From the Editor’s Perch…

Nazi USA

Pouring the Mold

 

            “The state, for the Fascist, is the instrument by which the people’s common destiny is realized…” says Llewellyn Rockwell Jr. in his book Fascism versus Capitalism.

Any mention of the world fascism is very alarmist – and for good reason.  But it is actually just a term which describes a point of view.  A point of view which, when viewing its lineaments can be enormously attractive, until following where they lead and happening upon the face, reveals what you are in for.

Fascists seldom wear a nametag.  But they are always out there, preparing the mold with which to cast their idols.  For example:

Voluntary Community Service is a beautiful thing.  People coming together voluntarily to build something they can’t accomplish alone, and perhaps wouldn’t have as much fun accomplishing alone is one of life’s beautiful events.  It is so highly cherished that many people think inculcating this predilection should be mandatory, so that we can have more of it, and, I would suppose for Justice’s sake, so that all of the people who benefit should have to participate.  Where better to inculcate this predilection than in our children?  So, in many communities, (including ours), a certain number of hours of Voluntary Community Service has been made mandatory in order for students to graduate from high school.   And here we come upon the first two building blocks of a fascist state.  The first is that a Voluntary activity is made mandatory.  The second is that the new rule will mean the opposite of what of what it says, so that we now have, (Mandatory) Voluntary Community Service.

First, fascists corrupt the language.  Then, they corrupt the institution…  Which happens next.

What educational institutions have found is that students put off doing their ‘Voluntary’ service, often until it is too late and imperils their graduation.  So, in order that this doesn’t occur, the schools have attached ‘Voluntary’ Community Service to various subjects the students take.  So, for example, in my son’s Architectural Engineering class, 25% of his grade for this semester comes from doing ‘Voluntary’ Community Service.  What this means in practical terms is that he can raise his letter grade in Architectural Engineering by two letter grades by either reading a certain book, giving 500 pounds of food to Hopelink, or paying Hopelink 75 dollars.  Upon showing his teacher the receipt for $75. he is given 250 more points with which to determine his grade.  This corrupts the institution in two ways.  First, his grade, as a measure of his proficiency in Architectural Engineering is corrupted.  And second, he can raise his grade by two letters by paying money.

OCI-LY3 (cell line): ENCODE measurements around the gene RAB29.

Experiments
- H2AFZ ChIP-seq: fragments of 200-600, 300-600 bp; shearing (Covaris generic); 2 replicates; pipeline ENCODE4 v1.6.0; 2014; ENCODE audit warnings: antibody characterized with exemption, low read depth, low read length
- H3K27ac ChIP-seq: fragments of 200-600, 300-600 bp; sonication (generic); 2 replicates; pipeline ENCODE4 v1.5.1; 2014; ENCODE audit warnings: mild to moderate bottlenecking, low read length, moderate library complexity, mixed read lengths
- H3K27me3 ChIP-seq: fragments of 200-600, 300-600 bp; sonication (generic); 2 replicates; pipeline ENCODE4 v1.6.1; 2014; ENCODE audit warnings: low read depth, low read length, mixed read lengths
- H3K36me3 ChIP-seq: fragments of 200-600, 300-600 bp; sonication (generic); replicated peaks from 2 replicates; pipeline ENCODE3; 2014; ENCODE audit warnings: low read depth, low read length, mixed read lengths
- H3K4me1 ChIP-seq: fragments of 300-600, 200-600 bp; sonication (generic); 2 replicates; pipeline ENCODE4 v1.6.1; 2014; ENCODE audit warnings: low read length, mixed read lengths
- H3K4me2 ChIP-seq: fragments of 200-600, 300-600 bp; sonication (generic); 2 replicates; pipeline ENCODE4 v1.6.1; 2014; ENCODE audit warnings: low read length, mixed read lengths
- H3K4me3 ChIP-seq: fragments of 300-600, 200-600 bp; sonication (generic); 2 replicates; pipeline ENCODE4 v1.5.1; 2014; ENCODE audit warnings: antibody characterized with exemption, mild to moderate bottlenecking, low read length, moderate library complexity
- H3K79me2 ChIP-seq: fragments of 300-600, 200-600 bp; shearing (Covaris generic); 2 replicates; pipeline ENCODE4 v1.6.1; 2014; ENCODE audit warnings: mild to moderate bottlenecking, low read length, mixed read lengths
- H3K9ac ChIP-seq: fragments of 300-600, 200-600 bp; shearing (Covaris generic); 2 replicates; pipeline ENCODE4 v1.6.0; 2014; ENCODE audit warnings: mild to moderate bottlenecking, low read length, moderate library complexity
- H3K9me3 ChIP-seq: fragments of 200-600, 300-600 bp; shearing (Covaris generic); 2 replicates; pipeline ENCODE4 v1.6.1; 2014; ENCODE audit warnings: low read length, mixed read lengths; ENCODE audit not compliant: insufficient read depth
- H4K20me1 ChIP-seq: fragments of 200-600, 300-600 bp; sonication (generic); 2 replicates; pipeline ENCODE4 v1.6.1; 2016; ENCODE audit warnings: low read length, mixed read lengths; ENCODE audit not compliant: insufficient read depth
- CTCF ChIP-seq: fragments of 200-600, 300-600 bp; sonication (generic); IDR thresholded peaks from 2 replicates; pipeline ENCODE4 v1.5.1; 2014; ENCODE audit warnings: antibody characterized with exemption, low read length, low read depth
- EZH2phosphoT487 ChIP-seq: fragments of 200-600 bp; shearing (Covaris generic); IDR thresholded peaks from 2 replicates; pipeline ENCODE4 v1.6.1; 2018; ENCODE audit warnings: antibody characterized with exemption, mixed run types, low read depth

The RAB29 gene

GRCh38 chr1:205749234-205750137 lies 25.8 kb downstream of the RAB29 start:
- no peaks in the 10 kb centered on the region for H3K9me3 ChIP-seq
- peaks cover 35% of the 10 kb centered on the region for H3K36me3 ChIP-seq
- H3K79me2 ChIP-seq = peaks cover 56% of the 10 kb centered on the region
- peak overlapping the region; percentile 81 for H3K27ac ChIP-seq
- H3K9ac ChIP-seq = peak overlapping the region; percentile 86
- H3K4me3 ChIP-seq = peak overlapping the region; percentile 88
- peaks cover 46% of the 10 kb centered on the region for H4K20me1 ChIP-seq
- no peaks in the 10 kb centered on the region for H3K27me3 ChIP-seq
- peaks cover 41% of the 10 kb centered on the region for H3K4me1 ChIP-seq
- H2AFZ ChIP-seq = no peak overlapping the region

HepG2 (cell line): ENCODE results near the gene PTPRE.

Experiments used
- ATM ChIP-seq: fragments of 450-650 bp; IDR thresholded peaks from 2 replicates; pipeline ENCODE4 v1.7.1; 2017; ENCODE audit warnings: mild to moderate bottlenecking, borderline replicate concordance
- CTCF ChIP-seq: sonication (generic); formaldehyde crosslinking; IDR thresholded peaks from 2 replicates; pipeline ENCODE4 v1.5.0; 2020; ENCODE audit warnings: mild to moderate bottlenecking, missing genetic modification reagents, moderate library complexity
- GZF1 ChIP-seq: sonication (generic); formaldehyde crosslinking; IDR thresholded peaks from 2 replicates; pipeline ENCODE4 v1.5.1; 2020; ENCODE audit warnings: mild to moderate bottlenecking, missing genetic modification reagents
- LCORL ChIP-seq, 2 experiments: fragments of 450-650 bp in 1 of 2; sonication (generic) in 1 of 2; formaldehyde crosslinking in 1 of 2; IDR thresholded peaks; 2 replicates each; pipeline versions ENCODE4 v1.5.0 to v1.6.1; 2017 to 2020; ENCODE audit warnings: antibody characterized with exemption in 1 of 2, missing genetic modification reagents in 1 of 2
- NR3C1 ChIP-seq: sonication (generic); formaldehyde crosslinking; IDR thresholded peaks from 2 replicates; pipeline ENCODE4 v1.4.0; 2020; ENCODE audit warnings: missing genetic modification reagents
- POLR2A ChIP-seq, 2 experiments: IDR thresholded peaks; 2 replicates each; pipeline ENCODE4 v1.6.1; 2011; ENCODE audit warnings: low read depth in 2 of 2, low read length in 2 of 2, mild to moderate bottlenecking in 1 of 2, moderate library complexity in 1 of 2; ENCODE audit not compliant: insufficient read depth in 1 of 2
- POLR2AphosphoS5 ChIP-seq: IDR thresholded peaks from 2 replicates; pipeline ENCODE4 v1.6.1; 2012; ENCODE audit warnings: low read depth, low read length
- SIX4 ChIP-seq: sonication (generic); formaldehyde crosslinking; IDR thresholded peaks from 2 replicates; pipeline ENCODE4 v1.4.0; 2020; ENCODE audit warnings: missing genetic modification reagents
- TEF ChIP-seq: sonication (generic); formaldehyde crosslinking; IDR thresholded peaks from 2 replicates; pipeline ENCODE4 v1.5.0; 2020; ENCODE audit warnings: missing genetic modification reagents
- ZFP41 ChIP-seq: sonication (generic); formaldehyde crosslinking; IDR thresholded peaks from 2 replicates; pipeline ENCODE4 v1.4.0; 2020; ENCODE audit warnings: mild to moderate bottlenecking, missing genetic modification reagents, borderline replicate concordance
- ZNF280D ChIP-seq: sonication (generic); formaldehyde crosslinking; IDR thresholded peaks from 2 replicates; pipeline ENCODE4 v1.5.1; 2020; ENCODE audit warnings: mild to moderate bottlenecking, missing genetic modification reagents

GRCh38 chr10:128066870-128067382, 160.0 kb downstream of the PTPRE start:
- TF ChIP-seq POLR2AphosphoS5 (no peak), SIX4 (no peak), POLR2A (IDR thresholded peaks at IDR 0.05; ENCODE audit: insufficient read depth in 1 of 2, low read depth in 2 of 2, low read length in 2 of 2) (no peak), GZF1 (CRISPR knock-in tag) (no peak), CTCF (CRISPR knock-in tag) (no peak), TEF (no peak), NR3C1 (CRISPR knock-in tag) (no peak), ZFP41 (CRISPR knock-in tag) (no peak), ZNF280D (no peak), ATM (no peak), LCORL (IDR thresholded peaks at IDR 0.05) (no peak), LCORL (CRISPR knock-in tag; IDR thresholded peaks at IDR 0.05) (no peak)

Of course, my son, who had a lot of trouble keeping up in this course, also put off doing his ‘Voluntary’ service.  Which meant, by the time the problem ended up on my plate, we could either pay Hopelink seventy five dollars OR my son would receive a ‘D’.

I don’t know what has been more astonishing: the fact that I am being asked to pay money to better my son’s grade at his public school – or, the reaction from the people I have told about this.  No one has been outraged that a public school would allow a student to pay money to get their grade improved by two letters!  In fact, they have had just about everything to say about this incident, except that.  One said that I should make sure that my son paid the money, and not me.  Another comment was that I should let my son handle this.  A third was that I was letting my personal pique with the School District compromise my son’s future.  And the others were more disparate than this.  But, all in all, there was an almost blanket silence as to the fact that I was being coerced into paying money for a better grade. 

            The fact that something as egregious a scandal in our public schools as paying money for grades generates absolutely no traction at all, leaves me shell-shocked.  And if this is the case, it’s hard to imagine how talking to other people about anything of note at all is any more that a pointless waste of breath.  If this is not wrong, then what is?  (I will probably be shocked again to learn the answer to that.)

At any rate, I told my son that grades were meant not to ‘classify’ a person, but to be a learning device.  And he is already planning a better way to keep up with his studies and to get his ‘Voluntary’ Community Service requirements discharged early in the semester, without the ‘cash option’.  I told him that in this case, I regarded the ‘D’ he will receive as an honorable grade.  That his ‘D’ was a Badge of Honor, much more so than the ‘B’ he might have purchased.

Incendiary photo taken from Google Images.

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2 Responses to “From the Editor’s Perch…”

  1. dangblog Says:

    That policy is so wrong-headed it’s hard to understand how the school came up with it and thought it was a good idea. I guess the lesson is: it’s all about money, even grades and community service.

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